Review by Giggles the Turtle

Reviewed: 09/09/10

Metroid: Other M is a the red headed step child of Metroid games

It seems that with every new Nintendo system, you can always expect to find a few shining jewels among a sea of bargain-bin games. The Wii has been no exception with such shining jewels as the Super Mario Galaxy series, The Legend of Zelda: Twilight Princess, and Super Smash Brothers Brawl. Faithful Wii owners were hoping that Metroid: Other M would be the newest diamond in the rough; however, Other M is nothing more than fool’s gold lying a pool of filth.

While previews made this game seem awesome with the introduction of CQC or hand-to-hand combat. This, in reality, is only triggered during certain moments in a fight and they all constitute the same repetitious movements. Blast baddie with charge beam…baddie looks unconscious…run at baddie while charging…blast baddie away with CQC. This is the case for almost any enemy you run across, so you can just lather, rinse, and repeat.

Now it would not be a Wii game unless it added some useless gimmick to make it stand apart from its competitors. So the useless gimmick in Other M is the ability to go from third-person to first-person simply by pointing the Wii-mote at the television. Why the ability to switch from third-person to first-person, and vice-versa, is mostly a smooth transition and on the surface seems like a cool idea, it only ends up being another useless gimmick. The first-person parts are specific to certain areas of gameplay. For example, this first boss you face, you must shoot its frozen appendages with a missile. To do this, one must switch over to the first person perspective as missiles can only be fired by locking on to a given target in the first person perspective. The game also will at random moments send you into first person mode without you even pointing the Wii-mote at the screen. During these moments, the player is suppose to find something to scan, though, most of the time it is not made clear what one is suppose to scan and you spend the next few minutes flailing the Wii-mote around, hoping to God that the lock-on target pops up so that you can scan something. Another time this happens is during quasi-boss fights, where the player must lock onto a specific target and shoot a missile at it or suffer damage from the boss. Truth be told, the player will spend 85 to 90 percent of the game in third person mode. The only reason you go to first person mode is because either the game forces you to or the bosses require that a missile be shot at its extremely clear weak point. Another reason you will RARELY go to first person mode is the fact that there is an auto-aim feature. You can basically run through the entire game tapping the 1 button due to how easy auto-aiming makes the game.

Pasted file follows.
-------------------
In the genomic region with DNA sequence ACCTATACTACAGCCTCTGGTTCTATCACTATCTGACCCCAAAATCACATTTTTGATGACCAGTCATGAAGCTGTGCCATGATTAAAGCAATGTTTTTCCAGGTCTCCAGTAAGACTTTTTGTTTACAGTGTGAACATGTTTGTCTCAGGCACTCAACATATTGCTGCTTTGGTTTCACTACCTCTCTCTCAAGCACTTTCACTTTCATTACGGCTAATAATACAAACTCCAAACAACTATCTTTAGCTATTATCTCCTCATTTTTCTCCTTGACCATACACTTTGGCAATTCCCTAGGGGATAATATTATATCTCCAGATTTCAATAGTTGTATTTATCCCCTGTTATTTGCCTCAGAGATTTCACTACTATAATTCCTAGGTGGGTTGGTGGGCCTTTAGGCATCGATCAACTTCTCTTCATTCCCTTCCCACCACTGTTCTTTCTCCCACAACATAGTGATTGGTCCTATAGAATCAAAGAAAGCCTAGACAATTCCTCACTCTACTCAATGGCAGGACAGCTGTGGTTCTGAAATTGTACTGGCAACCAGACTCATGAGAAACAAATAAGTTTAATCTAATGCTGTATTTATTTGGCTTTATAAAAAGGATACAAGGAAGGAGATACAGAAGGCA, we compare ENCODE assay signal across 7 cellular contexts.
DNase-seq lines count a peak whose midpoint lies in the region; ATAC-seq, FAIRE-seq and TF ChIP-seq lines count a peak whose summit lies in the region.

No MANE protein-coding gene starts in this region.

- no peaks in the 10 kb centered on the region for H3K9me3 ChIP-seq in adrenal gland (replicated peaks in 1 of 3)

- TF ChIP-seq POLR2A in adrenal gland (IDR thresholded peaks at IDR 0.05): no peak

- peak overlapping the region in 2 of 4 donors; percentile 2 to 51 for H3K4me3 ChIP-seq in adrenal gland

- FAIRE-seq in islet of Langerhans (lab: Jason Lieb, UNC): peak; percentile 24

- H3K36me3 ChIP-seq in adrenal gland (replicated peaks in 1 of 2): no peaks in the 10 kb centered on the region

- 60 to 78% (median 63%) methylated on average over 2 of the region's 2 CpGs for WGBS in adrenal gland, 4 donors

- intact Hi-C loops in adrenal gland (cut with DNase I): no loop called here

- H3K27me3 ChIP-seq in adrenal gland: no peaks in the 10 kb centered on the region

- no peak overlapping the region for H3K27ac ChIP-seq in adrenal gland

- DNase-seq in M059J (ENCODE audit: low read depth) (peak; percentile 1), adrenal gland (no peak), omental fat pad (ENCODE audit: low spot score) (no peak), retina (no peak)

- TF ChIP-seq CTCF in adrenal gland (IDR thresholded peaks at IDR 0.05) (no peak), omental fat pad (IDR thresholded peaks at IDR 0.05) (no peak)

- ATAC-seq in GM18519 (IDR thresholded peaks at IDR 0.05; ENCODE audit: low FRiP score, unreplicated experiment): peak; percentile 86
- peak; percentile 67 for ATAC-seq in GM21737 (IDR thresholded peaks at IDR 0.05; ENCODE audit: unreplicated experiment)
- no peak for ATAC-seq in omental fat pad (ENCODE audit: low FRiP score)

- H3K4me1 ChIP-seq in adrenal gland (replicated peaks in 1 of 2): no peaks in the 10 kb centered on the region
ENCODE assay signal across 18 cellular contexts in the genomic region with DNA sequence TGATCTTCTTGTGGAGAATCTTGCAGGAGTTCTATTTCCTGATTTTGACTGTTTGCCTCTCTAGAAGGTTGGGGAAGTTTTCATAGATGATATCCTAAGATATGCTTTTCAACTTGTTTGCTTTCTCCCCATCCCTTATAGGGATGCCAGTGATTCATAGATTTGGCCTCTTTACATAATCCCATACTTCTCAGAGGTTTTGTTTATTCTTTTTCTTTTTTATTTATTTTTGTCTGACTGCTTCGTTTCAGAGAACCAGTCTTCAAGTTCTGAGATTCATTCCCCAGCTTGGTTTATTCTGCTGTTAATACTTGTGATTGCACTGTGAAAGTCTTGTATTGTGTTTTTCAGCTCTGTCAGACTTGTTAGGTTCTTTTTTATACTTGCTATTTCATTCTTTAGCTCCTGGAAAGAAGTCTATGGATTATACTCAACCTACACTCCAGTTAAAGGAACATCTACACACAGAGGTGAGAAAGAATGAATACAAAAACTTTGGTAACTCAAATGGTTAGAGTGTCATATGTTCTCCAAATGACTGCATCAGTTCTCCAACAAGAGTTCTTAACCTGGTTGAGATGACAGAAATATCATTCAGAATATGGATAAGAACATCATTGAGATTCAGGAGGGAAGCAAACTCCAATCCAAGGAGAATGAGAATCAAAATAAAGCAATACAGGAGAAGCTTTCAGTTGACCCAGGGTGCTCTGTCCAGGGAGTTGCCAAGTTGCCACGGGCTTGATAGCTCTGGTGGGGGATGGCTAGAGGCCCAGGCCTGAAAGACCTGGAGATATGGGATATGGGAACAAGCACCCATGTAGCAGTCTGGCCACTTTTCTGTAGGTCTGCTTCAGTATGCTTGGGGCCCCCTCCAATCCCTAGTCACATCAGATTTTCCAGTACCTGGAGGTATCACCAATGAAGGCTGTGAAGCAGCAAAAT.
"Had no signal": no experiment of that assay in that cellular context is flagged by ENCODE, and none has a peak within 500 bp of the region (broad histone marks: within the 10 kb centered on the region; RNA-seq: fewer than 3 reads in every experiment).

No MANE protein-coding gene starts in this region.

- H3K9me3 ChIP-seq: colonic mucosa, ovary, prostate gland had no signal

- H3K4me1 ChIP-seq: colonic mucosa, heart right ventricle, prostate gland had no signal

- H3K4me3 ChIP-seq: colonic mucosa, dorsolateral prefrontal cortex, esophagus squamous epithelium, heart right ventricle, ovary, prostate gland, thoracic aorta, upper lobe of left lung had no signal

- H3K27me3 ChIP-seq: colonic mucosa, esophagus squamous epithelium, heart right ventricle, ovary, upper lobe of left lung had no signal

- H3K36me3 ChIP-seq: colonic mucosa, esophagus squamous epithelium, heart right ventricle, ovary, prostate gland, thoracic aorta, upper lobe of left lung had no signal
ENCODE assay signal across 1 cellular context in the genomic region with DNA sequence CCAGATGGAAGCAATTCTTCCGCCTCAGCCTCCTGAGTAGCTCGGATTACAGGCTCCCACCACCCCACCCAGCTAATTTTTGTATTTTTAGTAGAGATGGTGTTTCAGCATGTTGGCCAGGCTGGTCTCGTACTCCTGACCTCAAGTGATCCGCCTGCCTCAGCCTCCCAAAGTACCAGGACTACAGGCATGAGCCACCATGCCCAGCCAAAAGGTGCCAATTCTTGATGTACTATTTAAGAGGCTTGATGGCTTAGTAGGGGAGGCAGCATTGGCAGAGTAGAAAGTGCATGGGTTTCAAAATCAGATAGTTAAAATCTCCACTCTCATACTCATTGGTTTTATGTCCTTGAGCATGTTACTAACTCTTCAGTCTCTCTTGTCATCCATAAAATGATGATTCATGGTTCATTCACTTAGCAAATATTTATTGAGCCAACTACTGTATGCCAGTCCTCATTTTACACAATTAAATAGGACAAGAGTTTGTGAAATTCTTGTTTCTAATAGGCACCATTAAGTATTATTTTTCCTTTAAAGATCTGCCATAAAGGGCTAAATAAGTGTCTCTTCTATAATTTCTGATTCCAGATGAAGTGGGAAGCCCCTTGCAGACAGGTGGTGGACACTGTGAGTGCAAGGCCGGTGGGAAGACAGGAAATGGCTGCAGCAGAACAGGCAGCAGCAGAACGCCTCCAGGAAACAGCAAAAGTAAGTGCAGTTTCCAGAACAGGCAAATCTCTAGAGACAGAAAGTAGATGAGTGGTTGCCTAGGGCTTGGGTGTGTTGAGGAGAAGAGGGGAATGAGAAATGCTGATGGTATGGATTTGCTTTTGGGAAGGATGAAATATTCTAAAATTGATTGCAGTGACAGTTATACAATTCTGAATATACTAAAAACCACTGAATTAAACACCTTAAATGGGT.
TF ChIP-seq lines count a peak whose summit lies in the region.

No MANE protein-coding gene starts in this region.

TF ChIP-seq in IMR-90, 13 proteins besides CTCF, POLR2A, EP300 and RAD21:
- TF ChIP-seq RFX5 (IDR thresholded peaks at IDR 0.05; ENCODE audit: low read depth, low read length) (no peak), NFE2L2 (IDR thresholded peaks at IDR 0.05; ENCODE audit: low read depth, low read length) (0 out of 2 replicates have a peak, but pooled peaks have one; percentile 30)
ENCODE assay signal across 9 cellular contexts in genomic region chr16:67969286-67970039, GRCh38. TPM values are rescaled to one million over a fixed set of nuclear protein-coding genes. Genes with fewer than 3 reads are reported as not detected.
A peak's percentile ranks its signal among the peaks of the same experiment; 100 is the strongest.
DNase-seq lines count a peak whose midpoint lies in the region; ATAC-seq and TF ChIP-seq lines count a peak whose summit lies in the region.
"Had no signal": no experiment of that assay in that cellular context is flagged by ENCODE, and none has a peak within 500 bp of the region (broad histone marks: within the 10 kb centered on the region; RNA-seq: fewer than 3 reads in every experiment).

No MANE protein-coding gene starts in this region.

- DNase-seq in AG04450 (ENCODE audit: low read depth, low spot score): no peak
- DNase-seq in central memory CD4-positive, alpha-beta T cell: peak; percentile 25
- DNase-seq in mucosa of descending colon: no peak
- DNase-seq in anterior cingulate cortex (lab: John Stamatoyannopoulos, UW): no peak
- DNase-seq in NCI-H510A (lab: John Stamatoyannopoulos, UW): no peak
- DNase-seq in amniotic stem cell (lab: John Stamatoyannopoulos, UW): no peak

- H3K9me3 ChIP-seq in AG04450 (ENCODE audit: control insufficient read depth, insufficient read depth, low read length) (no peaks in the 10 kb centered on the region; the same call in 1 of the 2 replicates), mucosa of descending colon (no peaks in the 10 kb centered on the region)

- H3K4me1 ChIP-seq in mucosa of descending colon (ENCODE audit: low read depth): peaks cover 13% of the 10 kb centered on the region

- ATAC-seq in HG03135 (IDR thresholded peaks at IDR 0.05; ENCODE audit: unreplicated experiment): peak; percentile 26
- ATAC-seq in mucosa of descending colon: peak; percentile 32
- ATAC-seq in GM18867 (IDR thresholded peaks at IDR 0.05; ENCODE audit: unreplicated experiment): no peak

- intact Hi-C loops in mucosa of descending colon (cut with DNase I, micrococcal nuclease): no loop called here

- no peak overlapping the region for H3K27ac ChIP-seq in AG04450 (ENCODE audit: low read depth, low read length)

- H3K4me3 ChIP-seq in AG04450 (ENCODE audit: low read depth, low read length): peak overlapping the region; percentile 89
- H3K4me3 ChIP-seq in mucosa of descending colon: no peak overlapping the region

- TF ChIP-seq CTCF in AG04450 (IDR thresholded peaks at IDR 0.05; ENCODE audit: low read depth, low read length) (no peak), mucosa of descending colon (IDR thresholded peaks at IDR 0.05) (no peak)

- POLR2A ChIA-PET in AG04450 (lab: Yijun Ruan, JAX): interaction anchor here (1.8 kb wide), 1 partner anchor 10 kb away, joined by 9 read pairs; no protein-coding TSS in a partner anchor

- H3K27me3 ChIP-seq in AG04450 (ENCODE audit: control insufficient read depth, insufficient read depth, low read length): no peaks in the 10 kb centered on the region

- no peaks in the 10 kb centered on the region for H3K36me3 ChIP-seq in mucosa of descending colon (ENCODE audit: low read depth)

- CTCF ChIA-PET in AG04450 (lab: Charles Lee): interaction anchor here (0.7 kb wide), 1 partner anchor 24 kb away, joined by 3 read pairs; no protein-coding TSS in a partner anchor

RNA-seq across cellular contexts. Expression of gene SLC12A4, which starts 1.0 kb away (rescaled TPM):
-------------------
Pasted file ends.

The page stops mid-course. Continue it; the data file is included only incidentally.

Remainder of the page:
Some new features to this game are the Sensemoves and the Concentration ability. Sensemove is a fancy Other M word for dodge. Tapping the D-Pad in any direction will cause Samus to dodge an enemy’s oncoming attack. The Sensemove can be and should be abused, as this will allow you to avoid practically anything without taking any damage. Concentration allows Samus to replenish health when she is to the point of near death. A useful little feature, but one you will hardly use if you abuse Sensemove. Concentration also refills Samus’ missiles, so you never have to worry about running out. These new features make the game too easy. Due to Sensemove, there is no challenge in fighting enemies. During a Sensemove, you can charge your beam up super fast, so this gives you a clear, powerful shot at the enemy. Concentration removes any sense of need to kill the enemies, as they will not drop any health or missiles. If one needs missiles, simply use Concentration.

The exploration factor that made previous Metroid games so enjoyable is taken out of Other M. This has to be the most linear Metroid game I have ever played. Gone are the days of not knowing what you are suppose to be doing and exploring different sectors to figure out where you should head to next. This game makes it very clear as to where you are suppose to go and just in case you get confused, the game will lock doors so that you cannot back track to previous sectors until certain moments in the game. Granted, when these certain moments came up, I refrained from exploring mostly because I just wanted to continue on with story and see what happens. Besides it is not like you need to explore as the only things you can find are missiles (which you will get more than enough of those without having to look), upgrades that make you charge faster (I could not tell a difference after I got 3 of them), energy parts (4 of them make a whole energy tank, but you will find 5 complete energy tanks anyways, so these are not needed), and E-Recovery Tanks, which give you more health after completing a concentration move (another useless item due to Sensemove and the numerous save stations).